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Photo: Mint

Proxy advisory firm seeks change in voting rules for related-party transactions

New legal provisions have taken away the rights of controlling shareholders to influence RPTs

Mumbai: Proxy advisory firm Stakeholders Empowerment Services (SES) has asked the Securities and Exchange Board of India (Sebi) to reconsider regulations governing shareholder approval for related-party transactions (RPTs).

RPTs, which are financial transactions between two businesses that have pre-existing connections, have received a lot of regulatory attention over the past couple of years for alleged lack of transparency, abusive business arrangements and hurting the interest of minority shareholders.

Under the new laws, minority shareholders have become extremely powerful, following the introduction of legal provisions, which took away the rights of controlling shareholders to influence RPTs.

However, Tata Sponge Iron Ltd’s (TSIL) annual general meeting on 18 July proved the downside of the law.

A group of shareholders, accounting for 3.77% of the company’s equity, voted to embarrass the $104 billion Tata Group by making sure the related-party proposals worth 1,170 crore were rejected.

TSIL, a subsidiary of Tata Steel, which also owns 55.5% shares in the company, asked shareholders to vote on five resolutions. Two resolutions were passed by the shareholders. However, the promoter Tata Steel, could not vote on the three related-party resolutions.

The RPTs to purchase coal and iron ore, the sale of power and sponge iron to group companies at an arm’s length pricing were part of regular business transactions between TSIL and other group companies, including Tata Steel, Tata International and Tata International Singapore Pte.

Public institutions own 9.3% shares in TSIL, and non-public institutions hold the remaining 36.2% shares. However, only 55.41% of public institutions participated in the voting while 0.11% of non-public institutions cast their vote for the three RPTs. Given that 67.13% and 13.6% of public institutions and non-public institutions voted against the resolution, it was enough to defeat the three RPTs.

“It’s not the first time this has happened, but it is the first for a large group such as the Tatas," J.N. Gupta, co-founder and managing director, SES, told Mint. “I think it’s ridiculous because the protection that the rules want to give minority shareholders was never meant for them to be used this way. This way, you are bulldozing over the majority."

TSIL is an Odisha-based subsidiary of Tata Steel that manufacturers sponge iron. In FY18, it reported a turnover of 816.65 crore and net profit of 140.86 crore. “TSIL has said that they will be buying iron ore based on the open mining prices of Odisha Mining Corporation. How much more transparency do you want?" asked Gupta.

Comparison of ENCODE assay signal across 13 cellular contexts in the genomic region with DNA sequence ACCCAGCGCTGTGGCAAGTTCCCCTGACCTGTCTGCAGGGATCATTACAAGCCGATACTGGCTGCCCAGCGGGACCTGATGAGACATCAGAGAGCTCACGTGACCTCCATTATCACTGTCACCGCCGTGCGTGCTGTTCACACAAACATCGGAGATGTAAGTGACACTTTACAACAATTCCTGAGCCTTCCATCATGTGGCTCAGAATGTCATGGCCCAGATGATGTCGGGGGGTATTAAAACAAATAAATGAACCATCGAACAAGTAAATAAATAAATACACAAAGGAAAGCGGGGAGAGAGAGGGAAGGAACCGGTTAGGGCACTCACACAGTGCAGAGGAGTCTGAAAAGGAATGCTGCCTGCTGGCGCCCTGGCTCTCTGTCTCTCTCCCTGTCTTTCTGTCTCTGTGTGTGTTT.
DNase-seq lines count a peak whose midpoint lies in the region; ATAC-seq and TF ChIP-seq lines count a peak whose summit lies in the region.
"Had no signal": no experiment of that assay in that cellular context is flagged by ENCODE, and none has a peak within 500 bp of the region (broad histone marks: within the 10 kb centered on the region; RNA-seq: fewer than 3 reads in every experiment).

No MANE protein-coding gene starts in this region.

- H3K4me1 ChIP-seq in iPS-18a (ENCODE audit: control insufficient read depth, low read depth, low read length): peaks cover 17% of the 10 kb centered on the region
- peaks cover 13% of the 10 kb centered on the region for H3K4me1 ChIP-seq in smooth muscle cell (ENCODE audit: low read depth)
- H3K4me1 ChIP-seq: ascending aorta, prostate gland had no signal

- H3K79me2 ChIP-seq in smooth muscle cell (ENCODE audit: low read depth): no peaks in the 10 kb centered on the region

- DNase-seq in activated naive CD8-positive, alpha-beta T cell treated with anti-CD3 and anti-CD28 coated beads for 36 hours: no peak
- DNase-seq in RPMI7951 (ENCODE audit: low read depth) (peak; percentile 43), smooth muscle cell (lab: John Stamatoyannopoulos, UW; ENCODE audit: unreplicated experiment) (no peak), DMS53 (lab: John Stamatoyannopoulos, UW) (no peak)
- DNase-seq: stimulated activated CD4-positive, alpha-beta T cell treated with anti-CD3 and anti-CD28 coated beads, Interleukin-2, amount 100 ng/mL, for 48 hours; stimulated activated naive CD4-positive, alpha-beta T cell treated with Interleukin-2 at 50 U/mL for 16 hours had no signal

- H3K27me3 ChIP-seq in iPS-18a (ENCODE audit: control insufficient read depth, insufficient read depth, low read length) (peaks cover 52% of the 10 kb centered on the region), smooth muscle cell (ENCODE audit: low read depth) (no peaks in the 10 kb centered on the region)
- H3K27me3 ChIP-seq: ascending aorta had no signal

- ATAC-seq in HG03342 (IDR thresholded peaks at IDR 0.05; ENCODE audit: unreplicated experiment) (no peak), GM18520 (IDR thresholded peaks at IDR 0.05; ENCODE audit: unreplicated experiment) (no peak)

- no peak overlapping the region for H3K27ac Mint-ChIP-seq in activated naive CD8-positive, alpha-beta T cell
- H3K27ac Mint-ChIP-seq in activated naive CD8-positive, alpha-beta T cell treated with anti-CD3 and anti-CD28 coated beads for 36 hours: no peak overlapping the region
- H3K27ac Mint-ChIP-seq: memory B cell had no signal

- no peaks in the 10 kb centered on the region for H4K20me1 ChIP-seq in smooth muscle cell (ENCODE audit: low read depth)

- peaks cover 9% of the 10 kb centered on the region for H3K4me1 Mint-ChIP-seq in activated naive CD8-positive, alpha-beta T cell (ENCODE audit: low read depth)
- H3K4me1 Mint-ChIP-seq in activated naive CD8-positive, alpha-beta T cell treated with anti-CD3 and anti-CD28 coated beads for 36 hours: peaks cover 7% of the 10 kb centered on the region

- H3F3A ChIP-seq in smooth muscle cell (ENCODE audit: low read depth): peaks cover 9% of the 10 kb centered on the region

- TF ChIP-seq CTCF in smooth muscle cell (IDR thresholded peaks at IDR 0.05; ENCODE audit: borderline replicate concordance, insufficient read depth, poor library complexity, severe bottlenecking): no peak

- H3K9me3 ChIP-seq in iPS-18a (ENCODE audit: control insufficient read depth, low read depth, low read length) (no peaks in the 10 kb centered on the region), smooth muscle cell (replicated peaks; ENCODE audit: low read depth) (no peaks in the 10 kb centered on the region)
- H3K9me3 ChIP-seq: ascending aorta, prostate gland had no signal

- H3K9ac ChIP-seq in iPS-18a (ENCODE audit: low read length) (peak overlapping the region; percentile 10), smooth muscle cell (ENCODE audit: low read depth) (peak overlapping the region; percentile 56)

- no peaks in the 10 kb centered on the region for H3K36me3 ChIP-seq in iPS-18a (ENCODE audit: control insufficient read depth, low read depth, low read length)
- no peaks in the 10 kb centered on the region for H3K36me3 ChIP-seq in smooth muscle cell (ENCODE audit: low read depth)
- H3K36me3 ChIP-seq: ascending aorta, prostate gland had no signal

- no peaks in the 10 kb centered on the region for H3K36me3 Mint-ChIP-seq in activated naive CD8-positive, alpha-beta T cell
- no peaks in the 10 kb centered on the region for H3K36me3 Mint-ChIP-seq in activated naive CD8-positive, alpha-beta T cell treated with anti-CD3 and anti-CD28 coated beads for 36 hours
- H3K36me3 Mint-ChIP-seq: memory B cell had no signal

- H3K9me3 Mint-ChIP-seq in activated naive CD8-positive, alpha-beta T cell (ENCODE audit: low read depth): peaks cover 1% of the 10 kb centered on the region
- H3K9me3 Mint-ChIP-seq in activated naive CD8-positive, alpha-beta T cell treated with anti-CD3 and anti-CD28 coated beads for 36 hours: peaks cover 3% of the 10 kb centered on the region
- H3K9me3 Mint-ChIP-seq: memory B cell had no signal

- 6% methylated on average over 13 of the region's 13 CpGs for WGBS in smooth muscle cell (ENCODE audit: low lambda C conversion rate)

A TSIL spokesperson said: “These RPTs are important for the company. Tata Sponge is evaluating all options and will take appropriate action in the matter."

“Everybody is surprised (we are saying this) since we are champions of minority shareholders and are now speaking against minority shareholders," Gupta said. “I don’t think TSIL expected this. Every year, the same resolutions are proposed and are passed. This year, there was some change in shareholding, which I suspect, was probably by some competitor, who bought shares and then defeated the resolution. It’s not an accidental failure, it’s a planned failure. TSIL will probably return with the same resolutions again."

SES has suggested that the capital market regulator considers a change in the law regarding RPTs that would bring in some minimum voting on outstanding public shares, encourage participation by retail investors so that voting outcome cannot be strategised by a few shareholders and mandate all institutional investors, including banks, FIIs, corporates and HNIs, to vote.

However, Shriram Subramanian, founder and managing director of proxy advisory firm InGovern Research Services, disagreed. “The onus is on the company, that is, Tata Sponge, to educate shareholders and make a compelling argument for this related-party transaction. I don’t think Sebi needs to put a minimum cap of some voter participation because that would be reactionary to what I believe is the only one kind of instance."

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